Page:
She was the love song

Amirbai’s tale is one of inspiration

Amirbai’s tale is one of inspiration  


Amirbai Karnataki is one of the earliest Kannada singer-actress who made it big in Hindi cinema. She went to Bombay when women artistes were labelled ‘fallen’, but with grit and passion Amirbai became a star and sang 380 songs in 150 Kannada and Hindi films

For someone who didn’t belong to the gramophone generation but the golden period of radio, Lata Mangeshkar, Asha Bhonsle, Mukesh, and Rafi ruled our hearts and constituted our imagination of a film song. The same AIR, during a light music programme, had played “Ninnane Neneyuta Ratriya Kalede”. This, was a carbon copy of Lata’s memorable “Saari Saari Raat Teri Yaad Sataye”, but the voice was starkly different. It had a heavy nasal tone, and the flawless rendition had a simplicity to it. The charming song left an indelible mark and I felt I had to recover her voice from pages that were unknown to me. Amirbai Karnataki was an unheard voice for the Seventies: she was long gone, and had faded into the archives of black and white era of early films. She was someone who lived on in personal memories of people who had known and heard her.

Amirbai Karnataki (1912-65), who sang 380 songs in 150 films, was an early singer and actress of Hindi cinema. This singer who sang the unforgettable “Main to pavan chali hoon bole papiha” and “Bairan Nindiya Kyon Nahi Aaye”, was born in Bijapur in Karnataka. During the 1930s Amirbai was a prominent name along with stars like Suraiyya, Shamshad Begum, Noor Jahan and Zohrabai Ambalewali.

When Lata Mangeshkar came on to the scene, many of these singers moved into the background and for the later generations they remained unknown.

Born into a family of artistes, Amirbai’s parents Ameenabi and Husensaab worked for a theatre company and even ran one for many years. Growing up years for Amirbai and her five siblings was filled with music and theatre, what with many of her uncles and aunts being top musicians and actors in theatre. She lost her father early and her uncle, Hatel Saheb took care of all the children.

During those years, Bijapur was part of Mumbai Presidency and the sangeet natak tradition in these parts was flourishing. The famous Balagandharva’s company and several other theatre companies camped at Bijapur; Amirbai and her sister Goharbai, trained as they were in classical music, impressed these companies with their singing and they began to not only sing for several of them, but also act.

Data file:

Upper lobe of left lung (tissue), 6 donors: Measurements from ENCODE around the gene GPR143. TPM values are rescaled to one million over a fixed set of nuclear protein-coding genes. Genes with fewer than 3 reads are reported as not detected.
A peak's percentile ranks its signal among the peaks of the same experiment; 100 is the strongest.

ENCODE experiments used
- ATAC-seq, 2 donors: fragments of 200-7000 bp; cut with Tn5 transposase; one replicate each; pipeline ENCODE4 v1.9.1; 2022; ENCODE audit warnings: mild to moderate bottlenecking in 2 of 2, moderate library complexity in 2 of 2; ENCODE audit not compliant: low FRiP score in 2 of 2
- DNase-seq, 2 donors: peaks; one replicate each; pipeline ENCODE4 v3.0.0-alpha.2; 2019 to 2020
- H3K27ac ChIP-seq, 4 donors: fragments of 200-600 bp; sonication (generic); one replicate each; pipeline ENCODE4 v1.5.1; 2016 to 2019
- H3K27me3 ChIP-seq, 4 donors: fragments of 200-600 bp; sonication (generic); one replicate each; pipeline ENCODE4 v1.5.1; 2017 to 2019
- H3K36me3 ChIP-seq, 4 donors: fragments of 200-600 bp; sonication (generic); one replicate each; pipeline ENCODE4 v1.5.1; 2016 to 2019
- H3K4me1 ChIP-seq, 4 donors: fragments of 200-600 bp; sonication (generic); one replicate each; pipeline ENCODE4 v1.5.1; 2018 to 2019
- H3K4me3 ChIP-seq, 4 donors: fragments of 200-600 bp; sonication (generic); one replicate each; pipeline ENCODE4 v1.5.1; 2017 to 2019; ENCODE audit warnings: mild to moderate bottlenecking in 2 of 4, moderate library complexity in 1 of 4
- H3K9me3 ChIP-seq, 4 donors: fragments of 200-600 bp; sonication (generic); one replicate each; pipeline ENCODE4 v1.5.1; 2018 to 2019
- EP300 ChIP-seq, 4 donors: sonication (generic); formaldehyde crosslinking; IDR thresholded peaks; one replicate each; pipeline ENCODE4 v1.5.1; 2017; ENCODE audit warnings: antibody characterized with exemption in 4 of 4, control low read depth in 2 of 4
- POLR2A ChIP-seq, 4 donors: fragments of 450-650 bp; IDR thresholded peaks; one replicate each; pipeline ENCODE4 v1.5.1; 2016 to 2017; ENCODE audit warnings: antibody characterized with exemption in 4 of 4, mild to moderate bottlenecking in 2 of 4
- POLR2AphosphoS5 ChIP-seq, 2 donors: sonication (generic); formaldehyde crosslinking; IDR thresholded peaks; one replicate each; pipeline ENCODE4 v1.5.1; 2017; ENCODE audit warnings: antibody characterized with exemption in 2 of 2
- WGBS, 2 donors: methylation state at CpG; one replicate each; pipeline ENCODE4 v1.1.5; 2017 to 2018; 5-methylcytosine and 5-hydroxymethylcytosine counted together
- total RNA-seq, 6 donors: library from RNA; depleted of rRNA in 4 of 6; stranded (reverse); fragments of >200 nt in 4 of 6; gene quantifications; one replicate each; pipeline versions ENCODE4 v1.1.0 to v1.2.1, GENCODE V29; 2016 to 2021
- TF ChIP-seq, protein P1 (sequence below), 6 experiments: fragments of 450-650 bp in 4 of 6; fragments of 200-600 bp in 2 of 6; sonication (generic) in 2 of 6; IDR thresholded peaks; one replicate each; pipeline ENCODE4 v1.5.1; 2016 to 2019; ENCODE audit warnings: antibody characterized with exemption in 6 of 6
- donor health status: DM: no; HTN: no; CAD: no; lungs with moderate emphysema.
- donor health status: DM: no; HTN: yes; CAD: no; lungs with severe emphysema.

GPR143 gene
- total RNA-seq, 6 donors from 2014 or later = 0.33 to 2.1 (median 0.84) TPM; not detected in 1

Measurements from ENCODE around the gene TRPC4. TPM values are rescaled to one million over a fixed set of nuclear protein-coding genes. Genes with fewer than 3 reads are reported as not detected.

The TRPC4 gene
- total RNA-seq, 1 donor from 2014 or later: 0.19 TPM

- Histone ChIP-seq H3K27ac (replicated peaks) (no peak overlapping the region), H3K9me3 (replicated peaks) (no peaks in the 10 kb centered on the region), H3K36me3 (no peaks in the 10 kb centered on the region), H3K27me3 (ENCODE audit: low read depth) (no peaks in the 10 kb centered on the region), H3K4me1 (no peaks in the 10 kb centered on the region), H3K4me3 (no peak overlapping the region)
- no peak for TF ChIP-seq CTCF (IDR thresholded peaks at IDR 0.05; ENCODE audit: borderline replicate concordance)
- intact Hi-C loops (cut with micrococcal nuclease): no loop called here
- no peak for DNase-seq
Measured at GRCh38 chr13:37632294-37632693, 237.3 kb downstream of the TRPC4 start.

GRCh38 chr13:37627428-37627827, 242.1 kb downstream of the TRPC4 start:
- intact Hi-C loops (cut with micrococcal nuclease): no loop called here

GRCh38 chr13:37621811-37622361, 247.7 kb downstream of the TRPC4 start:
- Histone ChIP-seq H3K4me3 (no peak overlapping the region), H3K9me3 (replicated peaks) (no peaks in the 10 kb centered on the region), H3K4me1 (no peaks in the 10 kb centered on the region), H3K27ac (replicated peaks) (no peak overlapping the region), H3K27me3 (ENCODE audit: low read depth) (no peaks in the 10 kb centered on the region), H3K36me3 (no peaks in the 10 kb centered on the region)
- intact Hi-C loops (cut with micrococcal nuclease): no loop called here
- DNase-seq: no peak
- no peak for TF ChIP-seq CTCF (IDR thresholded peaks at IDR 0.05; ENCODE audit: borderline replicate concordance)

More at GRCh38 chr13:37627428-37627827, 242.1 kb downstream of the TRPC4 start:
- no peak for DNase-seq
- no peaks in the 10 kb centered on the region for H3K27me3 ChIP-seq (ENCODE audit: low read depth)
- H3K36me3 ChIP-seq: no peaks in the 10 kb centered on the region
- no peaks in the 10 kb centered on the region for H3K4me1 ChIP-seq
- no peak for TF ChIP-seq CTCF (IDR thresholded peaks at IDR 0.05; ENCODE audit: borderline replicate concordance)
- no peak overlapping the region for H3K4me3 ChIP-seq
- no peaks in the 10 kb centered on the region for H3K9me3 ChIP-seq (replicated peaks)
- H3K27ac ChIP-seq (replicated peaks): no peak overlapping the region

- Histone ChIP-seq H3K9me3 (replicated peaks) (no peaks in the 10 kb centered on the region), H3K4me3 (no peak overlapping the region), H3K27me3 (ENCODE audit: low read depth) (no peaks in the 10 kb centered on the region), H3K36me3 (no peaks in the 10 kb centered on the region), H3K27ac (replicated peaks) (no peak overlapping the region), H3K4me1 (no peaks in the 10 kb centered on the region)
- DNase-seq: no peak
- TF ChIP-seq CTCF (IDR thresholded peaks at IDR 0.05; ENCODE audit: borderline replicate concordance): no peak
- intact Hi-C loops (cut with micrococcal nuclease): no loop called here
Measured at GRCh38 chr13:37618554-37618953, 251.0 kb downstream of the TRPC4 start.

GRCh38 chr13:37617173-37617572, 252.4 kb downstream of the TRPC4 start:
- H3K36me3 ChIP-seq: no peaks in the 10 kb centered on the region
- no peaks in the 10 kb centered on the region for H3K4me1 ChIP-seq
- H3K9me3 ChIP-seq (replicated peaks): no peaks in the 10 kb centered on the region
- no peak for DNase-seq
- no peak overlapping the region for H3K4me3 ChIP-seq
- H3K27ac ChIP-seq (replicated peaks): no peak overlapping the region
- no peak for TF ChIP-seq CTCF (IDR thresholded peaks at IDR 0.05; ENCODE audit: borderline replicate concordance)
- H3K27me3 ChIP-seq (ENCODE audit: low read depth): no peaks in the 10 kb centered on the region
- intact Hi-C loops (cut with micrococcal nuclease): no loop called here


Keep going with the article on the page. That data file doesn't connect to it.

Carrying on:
As Rahmat Tarikere writes in his biography of Amirbai Karnataki, Amirbai moved from Bijapur to Mumbai, from theatre to films. But the exact date and nature of these movements and transitions are hard to tell. The story of Amirbai is a sum total of several happenings in a historical period as there are few definitive documents to lead us to any accurate picture. Painstakingly put together by the biographer, Tarikere says that when Amirbai reached Mumbai (it was perhaps the year of Alam Ara’s release, 1931), women who worked in films, theatre and music were still seen as “fallen”.

Women artistes were often ridiculed as “free women” and among the several women performers, Amirbai and her sister Goharbai too, tried to free women of this stigma. In fact, families not only disowned such women, but there were instances of women being killed for choosing the arts.

In fact, Rahmat Tarikere says that the kind of fight these women put up with the social circumstances of those days is no less significant than the freedom struggle itself. If women artistes, in the later years, earned fame and reputation, it was because of the sacrifices these women made. Ironically, two very popular films “Basant” and “Kismet” in which Amirbai acted deals with the plight of actresses.

Amirbai became a very reputed singer and actress of her times. She was highly paid, and even built a theatre Amir Talkies in Bijapur. She travelled the length and breadth of North Karnataka giving programmes related to theatre and cinema.

A singer who sang some of the finest love songs, had a very unhappy love life though. Tarikere writes how her husband, a Parsi actor who played villain in those days, Himalayavala, abused her physically and emotionally. She had to suffer several assaults from him and even separation became a painful affair. Unable to recover from the trauma, she went into oblivion for several years, and later Badri Kanchawala, with his love and care brought back peace into her life.

At the age of 55, Amirbai passed away; Karnataka had been unified by then and the rest of Karnataka hardly knew of her. Even the newspapers reported her death four days later. It was only later that people have slowly learnt of Amirbai’s greatness and how Gandhiji was immensely fond of her rendition of “Vaishnava Janato”.

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Printable version | Nov 13, 2018 5:35:45 PM |

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